Qual­ity of life key to suc­cess of Cen­tury City

Growth at mixed-use de­vel­op­ment in Cape Town ac­cel­er­ates to new lev­els, writes Anna-marie Smith

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GROWTH at large-scale de­vel­op­ments na­tion­ally, is fol­low­ing de­mand for se­cure ur­ban liv­ing. In­creased mo­men­tum dur­ing dif­fer­ent mar­ket con­di­tions at mixed-use de­vel­op­ments high­lights the com­plex work­ings of di­verse in­vest­ment over long pe­ri­ods. It il­lus­trates the fine tun­ing of re­duced risk, the re­sult of re­ly­ing on more than one mar­ket sec­tor, as well as dif­fer­ent prop­erty cy­cles.

This de­spite per­ceived in­creased risk at the other end of the scale, when dif­fer­ent types of properties are in­te­grated.

Typ­i­cal char­ac­ter­is­tics of suc­cess­ful mixed-use de­vel­op­ments glob­ally, are cen­tral lo­ca­tions of­fer­ing leisure, re­tail, work and res­i­den­tial so­lu­tions.

Ex­am­ples are seen at Cen­tury City, al­though off to a slow start in 1997, large-scale de­vel­op­ment by the Ra­bie Prop­erty Group has con­tin­ued at a marked pace ever since. De­mand for so­phis­ti­cated ur­ban liv­ing at vary­ing lev­els is seen both at Mel­rose Arch in Jo­han­nes­burg and at the V&A Wa­ter­front in Cape Town, where the in­te­gra­tion of skilled town plan­ning, zon­ing, de­vel­op­ment and prop­erty man­age­ment is most ev­i­dent.

Ra­bie Prop­erty Group di­rec­tor, John Chap­man says de­vel­op­ment mo­men­tum at Cen­tury City con­tin­ued through the down­turn of the past five years, with the precinct con­tin­u­ing to out­per­form all other res­i­den­tial and com­mer­cial prop­erty nodes in the Western Cape. He says there was a grow­ing cross pol­li­na­tion be­tween the res­i­den­tial and com­mer­cial com­po­nents of Cen­tury City.

“They feed each other. As more busi­nesses are at­tracted to Cen­tury City, more peo­ple are look­ing to move here ei­ther buy­ing or rent­ing and many liv­ing here have tended to seek work op­por­tu­ni­ties within the precinct closer to their homes.” Chap­man said.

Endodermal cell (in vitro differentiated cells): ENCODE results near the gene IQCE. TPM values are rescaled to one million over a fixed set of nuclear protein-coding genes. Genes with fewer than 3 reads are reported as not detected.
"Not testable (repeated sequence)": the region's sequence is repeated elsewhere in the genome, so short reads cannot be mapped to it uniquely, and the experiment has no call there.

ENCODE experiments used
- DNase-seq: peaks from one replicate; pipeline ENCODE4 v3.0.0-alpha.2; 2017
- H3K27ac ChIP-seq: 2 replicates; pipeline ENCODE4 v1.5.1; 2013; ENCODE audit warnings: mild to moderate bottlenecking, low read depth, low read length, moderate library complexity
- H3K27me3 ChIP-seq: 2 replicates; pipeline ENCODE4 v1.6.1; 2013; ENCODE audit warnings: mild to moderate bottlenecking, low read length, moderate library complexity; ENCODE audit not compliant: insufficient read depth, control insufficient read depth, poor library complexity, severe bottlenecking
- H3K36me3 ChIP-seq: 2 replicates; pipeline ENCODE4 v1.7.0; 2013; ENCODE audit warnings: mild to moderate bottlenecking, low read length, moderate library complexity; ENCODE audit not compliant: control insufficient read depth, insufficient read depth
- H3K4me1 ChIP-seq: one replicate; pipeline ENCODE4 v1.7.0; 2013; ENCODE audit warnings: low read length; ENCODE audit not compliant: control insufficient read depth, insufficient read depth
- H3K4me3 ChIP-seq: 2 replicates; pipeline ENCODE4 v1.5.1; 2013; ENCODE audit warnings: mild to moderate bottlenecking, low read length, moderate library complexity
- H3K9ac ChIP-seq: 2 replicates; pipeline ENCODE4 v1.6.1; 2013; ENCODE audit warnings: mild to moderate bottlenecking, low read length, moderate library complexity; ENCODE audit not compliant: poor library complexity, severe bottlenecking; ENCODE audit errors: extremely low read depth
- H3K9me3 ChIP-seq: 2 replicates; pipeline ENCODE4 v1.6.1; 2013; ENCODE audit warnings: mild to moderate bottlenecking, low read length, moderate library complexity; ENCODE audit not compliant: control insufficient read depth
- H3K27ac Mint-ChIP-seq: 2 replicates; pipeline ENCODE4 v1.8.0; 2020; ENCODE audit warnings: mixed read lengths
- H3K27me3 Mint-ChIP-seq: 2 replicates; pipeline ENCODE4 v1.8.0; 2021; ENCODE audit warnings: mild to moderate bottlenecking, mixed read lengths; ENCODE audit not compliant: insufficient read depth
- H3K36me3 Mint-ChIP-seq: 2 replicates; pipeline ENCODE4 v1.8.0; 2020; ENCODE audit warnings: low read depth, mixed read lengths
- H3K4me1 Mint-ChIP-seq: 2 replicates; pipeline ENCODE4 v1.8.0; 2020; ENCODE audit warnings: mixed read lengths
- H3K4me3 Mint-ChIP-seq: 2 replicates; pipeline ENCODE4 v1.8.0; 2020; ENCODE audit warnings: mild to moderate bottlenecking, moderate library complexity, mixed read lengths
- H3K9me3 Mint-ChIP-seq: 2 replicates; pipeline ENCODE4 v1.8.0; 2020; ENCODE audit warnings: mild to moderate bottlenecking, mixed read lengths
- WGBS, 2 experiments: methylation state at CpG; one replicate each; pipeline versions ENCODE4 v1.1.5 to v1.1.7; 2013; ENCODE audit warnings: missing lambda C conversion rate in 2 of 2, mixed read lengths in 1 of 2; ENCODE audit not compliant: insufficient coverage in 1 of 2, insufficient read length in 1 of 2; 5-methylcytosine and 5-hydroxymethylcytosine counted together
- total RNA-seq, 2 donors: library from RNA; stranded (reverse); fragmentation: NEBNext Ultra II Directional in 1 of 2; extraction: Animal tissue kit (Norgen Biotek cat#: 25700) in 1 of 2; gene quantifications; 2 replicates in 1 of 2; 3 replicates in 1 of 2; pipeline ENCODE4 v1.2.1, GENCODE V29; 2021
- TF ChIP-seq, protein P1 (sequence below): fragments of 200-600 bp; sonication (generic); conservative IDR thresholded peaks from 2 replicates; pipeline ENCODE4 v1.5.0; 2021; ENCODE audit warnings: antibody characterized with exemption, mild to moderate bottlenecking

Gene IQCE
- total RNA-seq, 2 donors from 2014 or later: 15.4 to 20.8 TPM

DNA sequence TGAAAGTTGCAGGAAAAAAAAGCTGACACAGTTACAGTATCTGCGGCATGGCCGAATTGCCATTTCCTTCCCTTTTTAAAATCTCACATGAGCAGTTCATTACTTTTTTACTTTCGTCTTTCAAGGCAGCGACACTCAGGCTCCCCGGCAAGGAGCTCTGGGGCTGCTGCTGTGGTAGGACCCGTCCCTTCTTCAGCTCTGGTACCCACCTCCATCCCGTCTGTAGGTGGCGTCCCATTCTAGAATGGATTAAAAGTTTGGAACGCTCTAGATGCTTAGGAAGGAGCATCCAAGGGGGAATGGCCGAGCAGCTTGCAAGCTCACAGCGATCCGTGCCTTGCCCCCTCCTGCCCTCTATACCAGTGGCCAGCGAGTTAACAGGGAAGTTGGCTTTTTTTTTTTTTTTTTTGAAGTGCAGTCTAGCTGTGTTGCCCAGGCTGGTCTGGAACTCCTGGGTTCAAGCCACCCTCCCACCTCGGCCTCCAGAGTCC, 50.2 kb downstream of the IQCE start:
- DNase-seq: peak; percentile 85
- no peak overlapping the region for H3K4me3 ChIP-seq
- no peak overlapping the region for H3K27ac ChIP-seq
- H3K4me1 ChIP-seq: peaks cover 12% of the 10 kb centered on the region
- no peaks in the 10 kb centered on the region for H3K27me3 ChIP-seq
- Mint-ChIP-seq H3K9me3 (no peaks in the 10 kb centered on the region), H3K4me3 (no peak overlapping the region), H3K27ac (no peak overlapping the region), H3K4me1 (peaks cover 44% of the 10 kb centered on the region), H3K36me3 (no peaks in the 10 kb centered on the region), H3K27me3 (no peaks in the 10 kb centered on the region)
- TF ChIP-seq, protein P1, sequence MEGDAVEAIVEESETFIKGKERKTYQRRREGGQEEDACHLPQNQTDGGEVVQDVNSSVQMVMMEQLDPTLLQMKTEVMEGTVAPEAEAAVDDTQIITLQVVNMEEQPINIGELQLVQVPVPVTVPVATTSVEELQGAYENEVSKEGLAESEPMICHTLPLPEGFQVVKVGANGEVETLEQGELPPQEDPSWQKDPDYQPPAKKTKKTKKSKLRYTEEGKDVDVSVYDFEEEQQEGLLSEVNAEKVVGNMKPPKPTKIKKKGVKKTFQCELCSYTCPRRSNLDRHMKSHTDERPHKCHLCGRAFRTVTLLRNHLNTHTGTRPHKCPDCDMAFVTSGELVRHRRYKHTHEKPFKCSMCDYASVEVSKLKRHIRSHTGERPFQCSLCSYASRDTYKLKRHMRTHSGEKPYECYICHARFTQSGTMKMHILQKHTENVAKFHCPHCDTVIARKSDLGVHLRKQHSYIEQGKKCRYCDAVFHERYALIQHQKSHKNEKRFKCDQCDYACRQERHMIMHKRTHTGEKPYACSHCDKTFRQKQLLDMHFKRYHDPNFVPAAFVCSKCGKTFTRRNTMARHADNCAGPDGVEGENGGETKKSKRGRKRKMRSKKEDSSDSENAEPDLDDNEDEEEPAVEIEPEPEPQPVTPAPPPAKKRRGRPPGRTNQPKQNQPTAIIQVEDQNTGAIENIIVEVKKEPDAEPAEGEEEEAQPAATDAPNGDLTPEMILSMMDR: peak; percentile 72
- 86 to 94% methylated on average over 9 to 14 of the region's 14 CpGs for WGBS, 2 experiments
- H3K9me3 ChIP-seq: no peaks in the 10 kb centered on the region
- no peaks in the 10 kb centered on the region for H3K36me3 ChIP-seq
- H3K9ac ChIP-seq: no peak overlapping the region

Fea­tur­ing many sim­i­lar­i­ties to its US name­sake in Los An­ge­les, the “city within the city” com­prises a 250ha mixed-use de­velop- ment, cur­rently hous­ing an es­ti­mated 55,000 peo­ple who live and or work there.

As the city grows, so do the chal­lenges for the Cen­tury City Prop­erty Own­ers’ As­so­ci­a­tion, where ac­cel­er­a­tion of sup­port ser­vices is al­low­ing growth to a mini-mu­nic­i­pal­ity, through co­op­er­a­tion be­tween stake hold­ers, res­i­dents as­so­ci­a­tions and bod­ies cor­po­rate.

Chris Black­shaw, CEO of Cen­tury City Prop­erty Own­ers’ As­so­ci­a­tion says the grow­ing pop­u­lar­ity of both the com­mer­cial and res­i­den­tial ad­dresses is due to a num­ber of fac­tors.

“Firstly, there are the en­vi­able life­style ben­e­fits of liv­ing in an en­vi­ron­ment where ev­ery con­ceiv­able amenity is right on your doorstep or at least in easy walk­ing dis­tance.” Black­shaw says qual­ity of life and con­ve­nience un­doubt­edly play a ma­jor role to peo­ple who live and work here, through a well-planned in­te­grated mix of busi­ness, re­tail, recre­ation and en­ter­tain­ment fa­cil­i­ties. In ad­di­tion, he says, its prime loca- tion and ac­ces­si­bil­ity are im­por­tant — it is al­most equidis­tant from north­ern and south­ern sub­urbs, the At­lantic seaboard, the CBD, the West Coast sub­urbs and Cape Town In­ter­na­tional Air­port.

Wide-rang­ing mar­ket choices are avail­able at nine precincts, where more than 3,000 res­i­den­tial front doors range from stu­dio apart­ments, to su­per lux­ury pent­house apart­ments and free-stand- ing homes, with prices rang­ing from just un­der R1m to about R15m. Ra­bie Prop­erty Group has re­cently sold out its three most re­cent res­i­den­tial de­vel­op­ments – Crys­tal Tow­ers Res­i­dences, com­pris­ing 90 lux­ury apart­ments, and Quay­side and Quay North com­pris­ing 63 and 28 apart­ments re­spec­tively. Ten­ants, res­i­dents and vis­i­tors all en­joy ac­cess to ameni­ties rang­ing from trans­port, re­tail, en­ter­tain­ment, and recre­ation at the Cen­tral Park, Cen­tral City Club House, Canal Walk Shop­ping Cen­tre, Vir­gin Ac­tive Gym, five ho­tels, and a num­ber of schools.

Black­shaw says ex­po­nen­tial growth of Cen­tury City’s com­mer­cial com­po­nent shows growth in of­fice space to have tripled in the past eight years. To­tal of­fice de­vel­op­ment rights at Cen­tury of ap­prox­i­mately 700,000m² puts it on a par with the Cape Town CBD. Of­fice rental area built to date mea­sures 250,000m², with a fur­ther 81,000m², show­ing va­can­cies at a his­toric low of 2.9% de­spite new space com­ing on­line.

In ad­di­tion is ac­cess to pub­lic trans­port he says, see­ing ex­pan­sion with the Cen­tury City rail­way sta­tion, des­ig­nated bus lanes and planned Bus Rapid Trans­port Sys­tem to in­te­grate bus and taxi routes, serv­ing Cen­tury City’s two model Pub­lic Trans­port In­ter­changes.

Tak­ing pride of place in the over­all de­vel­op­ment is the city’s pro­vi­sion of a “green lung” at In­taka Is­land, a haven for bird and na­ture lovers. Lo­cated on 8ha of eco­log­i­cally sen­si­tive land, are eco­log­i­cally sen­si­tive sea­sonal pans, among the last re­main­ing of their kind, where eight re­con­structed wet­land ar­eas now pro­duce clean wa­ter in the 8km of nav­i­ga­ble canals.

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